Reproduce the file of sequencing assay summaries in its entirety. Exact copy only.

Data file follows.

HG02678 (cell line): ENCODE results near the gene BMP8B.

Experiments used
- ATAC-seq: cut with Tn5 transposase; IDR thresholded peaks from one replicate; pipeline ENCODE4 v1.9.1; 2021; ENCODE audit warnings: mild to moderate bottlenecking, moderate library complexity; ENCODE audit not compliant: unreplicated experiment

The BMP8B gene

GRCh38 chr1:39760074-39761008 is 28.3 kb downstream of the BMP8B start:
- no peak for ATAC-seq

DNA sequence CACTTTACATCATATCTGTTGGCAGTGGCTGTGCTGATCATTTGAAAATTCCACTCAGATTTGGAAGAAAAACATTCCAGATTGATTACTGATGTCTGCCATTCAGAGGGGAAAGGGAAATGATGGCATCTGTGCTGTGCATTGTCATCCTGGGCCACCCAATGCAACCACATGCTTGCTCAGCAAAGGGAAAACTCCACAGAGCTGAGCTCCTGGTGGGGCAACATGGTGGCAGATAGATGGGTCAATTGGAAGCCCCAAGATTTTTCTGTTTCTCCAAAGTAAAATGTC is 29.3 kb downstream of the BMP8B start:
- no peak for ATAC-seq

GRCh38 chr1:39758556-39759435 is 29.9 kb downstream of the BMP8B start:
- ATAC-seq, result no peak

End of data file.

HG02678 (cell line): ENCODE results near the gene BMP8B.

Experiments used
- ATAC-seq: cut with Tn5 transposase; IDR thresholded peaks from one replicate; pipeline ENCODE4 v1.9.1; 2021; ENCODE audit warnings: mild to moderate bottlenecking, moderate library complexity; ENCODE audit not compliant: unreplicated experiment

The BMP8B gene

GRCh38 chr1:39760074-39761008 is 28.3 kb downstream of the BMP8B start:
- no peak for ATAC-seq

DNA sequence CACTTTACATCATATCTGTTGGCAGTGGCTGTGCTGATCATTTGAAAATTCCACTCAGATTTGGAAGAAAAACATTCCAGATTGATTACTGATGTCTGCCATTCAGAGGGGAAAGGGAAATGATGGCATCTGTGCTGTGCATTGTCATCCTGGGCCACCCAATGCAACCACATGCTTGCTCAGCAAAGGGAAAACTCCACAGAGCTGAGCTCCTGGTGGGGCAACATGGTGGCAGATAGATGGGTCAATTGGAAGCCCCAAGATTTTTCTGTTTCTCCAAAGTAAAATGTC is 29.3 kb downstream of the BMP8B start:
- no peak for ATAC-seq

GRCh38 chr1:39758556-39759435 is 29.9 kb downstream of the BMP8B start:
- ATAC-seq, result no peak